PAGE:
Lord of the Rings SNES
Image: Damien McFerran / Nintendo Life

Recently, I set out on a quest to track down a copy of J.R.R. Tolkien's The Lord of the Rings: Volume 1 for the Super Nintendo – a game that I awarded a paltry 3/10 to some time ago. I didn't seek out a copy as a strange kind of punishment, or to be ironic – I wanted to re-own it because, despite being pretty terrible, I've got a genuine, heartfelt connection with it.

Back in 1994, when Lord of the Rings originally hit the SNES, I was already a seasoned fan of the acclaimed fantasy series. My introduction to Tolkien's world wasn't the book trilogy – or even the child-friendly prequel novel, The Hobbit – but Ralph Bakshi's 1978 animated version of the first two Lord of the Rings books – The Fellowship of the Ring and The Two Towers – and, following this rather uneven (but still beloved) primer to Middle-earth, I read the original books a few years later. By the time I'd hit my teenage years, I was hungry to consume as much media relating to the series as possible – which, back in the early '90s, wasn't as easy as you might assume (Peter Jackson's blockbuster movies were still some way off).

As you can imagine, I was keen to get my hands on Lord of the Rings for the SNES, despite the only other game based on the series that I'd played – War in Middle-earth on my Atari ST – being something of a disappointment. Interplay, the company behind the SNES outing, had already created two Lord of the Rings games for personal computers, but I'd only seen screenshots in magazines and had never actually played them. Therefore, I was entering into the SNES version with a degree of optimism – optimism which only increased the more I read about the grand scope of the game in magazine previews of the period.

The release of Lord of the Rings: Volume 1 was delayed somewhat, and by the time it eventually arrived in 1994, excitement was building for the next generation of gaming, with the 3DO and Atari Jaguar already available and the Sony PlayStation and Sega Saturn both looming on the horizon. Still, I was a committed fan and the fact that Interplay's SNES game borrowed heavily from the 1978 animated film only cemented my desire to actually play it.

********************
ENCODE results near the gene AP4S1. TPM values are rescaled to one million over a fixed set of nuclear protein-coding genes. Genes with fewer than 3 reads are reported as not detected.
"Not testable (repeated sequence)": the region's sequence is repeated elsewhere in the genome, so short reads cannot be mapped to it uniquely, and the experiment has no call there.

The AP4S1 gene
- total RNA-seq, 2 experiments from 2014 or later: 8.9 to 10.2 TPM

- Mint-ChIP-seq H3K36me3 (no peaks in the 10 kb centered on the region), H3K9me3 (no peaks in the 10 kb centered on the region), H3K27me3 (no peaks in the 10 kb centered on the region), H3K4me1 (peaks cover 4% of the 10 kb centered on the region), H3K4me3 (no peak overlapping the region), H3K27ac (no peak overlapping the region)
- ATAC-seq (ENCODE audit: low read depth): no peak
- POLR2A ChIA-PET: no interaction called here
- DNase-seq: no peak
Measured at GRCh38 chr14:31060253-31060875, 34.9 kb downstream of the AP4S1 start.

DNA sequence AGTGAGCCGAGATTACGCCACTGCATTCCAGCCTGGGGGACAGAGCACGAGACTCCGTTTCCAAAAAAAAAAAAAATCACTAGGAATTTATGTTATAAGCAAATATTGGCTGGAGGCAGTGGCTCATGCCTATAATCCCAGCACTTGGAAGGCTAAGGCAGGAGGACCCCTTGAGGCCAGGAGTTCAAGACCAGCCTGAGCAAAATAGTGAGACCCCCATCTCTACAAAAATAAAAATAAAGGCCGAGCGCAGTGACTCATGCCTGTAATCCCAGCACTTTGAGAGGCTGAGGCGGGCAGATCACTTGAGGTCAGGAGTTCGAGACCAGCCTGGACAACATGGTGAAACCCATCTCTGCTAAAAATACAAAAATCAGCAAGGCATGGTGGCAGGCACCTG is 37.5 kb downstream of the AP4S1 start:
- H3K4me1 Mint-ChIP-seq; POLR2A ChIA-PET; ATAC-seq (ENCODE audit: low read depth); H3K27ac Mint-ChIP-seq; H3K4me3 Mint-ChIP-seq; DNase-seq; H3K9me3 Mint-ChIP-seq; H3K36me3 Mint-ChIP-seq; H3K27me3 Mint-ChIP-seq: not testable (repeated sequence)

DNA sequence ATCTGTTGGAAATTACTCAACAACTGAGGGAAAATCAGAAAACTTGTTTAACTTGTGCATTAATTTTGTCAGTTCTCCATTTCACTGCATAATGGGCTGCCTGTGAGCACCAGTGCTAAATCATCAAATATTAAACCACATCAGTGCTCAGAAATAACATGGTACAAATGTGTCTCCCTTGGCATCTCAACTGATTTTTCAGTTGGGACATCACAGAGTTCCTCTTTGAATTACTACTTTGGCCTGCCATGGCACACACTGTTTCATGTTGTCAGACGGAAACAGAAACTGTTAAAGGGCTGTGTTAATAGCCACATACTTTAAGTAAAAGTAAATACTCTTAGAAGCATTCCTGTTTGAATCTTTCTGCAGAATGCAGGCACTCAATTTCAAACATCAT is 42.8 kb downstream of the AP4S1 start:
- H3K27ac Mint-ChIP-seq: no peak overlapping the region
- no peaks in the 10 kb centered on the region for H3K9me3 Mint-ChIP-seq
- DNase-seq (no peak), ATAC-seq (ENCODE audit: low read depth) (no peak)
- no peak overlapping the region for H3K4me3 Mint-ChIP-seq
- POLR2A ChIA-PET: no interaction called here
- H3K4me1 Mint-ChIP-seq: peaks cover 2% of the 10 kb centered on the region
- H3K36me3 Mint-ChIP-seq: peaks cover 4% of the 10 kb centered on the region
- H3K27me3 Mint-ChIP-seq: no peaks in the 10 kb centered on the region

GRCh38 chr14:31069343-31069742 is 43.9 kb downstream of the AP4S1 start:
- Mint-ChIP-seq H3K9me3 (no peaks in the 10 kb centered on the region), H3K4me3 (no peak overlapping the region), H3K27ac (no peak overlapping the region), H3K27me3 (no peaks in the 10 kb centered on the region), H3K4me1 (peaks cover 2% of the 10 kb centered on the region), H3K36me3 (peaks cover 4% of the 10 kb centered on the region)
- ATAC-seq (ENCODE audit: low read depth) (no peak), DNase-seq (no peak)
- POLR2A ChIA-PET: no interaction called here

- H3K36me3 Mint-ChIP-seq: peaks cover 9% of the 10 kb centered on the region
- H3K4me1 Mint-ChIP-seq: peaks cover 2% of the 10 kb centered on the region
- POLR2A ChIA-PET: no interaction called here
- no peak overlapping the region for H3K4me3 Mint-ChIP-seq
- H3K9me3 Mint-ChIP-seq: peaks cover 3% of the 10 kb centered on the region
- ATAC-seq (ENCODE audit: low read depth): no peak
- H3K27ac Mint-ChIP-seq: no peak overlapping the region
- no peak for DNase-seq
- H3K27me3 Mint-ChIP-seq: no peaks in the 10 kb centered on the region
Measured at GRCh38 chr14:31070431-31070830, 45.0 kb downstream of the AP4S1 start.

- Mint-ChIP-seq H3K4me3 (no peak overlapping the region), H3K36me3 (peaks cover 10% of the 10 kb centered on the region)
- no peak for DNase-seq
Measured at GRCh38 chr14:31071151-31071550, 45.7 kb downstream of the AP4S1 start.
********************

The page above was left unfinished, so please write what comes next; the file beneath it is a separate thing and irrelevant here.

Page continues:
However, removing my rose-tinted specs just for a moment, I was aware even then that this was not a good video game. The controls were stiff, the environments dull and the gameplay painfully repetitive. There wasn't even a battery backup option, so you had to input an annoyingly laid-out password every time you wanted to continue your adventure. And, as the 'Volume 1' in the title suggests, this wasn't even the full story – it ended the moment you reached Rivendell, which meant that a whole host of other amazing moments in the books were missing. Still, at least the music was good – in fact, I'd argue that it's one of the best soundtracks on the SNES.

Despite its obvious, crippling failings, I persevered. This might have been because, back in the mid-'90s, I had little in the way of disposable income (I was still at school) so I had to make sure I got the maximum amount of enjoyment and entertainment from every game I purchased – even if it was terrible. However, I still feel that my longstanding connection to the world of Middle-earth is what really convinced me to keep on going; I still love Tolkien's works (even after two decades over what could charitably be described as over-exposure in the wake of Jackson's movies) but Lord of the Rings: Volume 1 came at a time when Frodo, Samwise and Gandalf were merely fringe players in the world of popular culture, and the fact that they starred in a game on my SNES somehow made the whole venture feel a lot more appealing than it actually was.

And here we are, in 2021. Many years after selling my original game when I jettisoned my SNES collection to purchase a PlayStation (forgive me, Miyamoto!), I've gotten around to picking up another copy – not to play, but to merely have in the collection to remind me that not all games have to be stone-cold classics in order for you to love them unconditionally.

What 'bad' game do you love beyond all reason? And what's the story behind that relationship? Let us know with a comment below.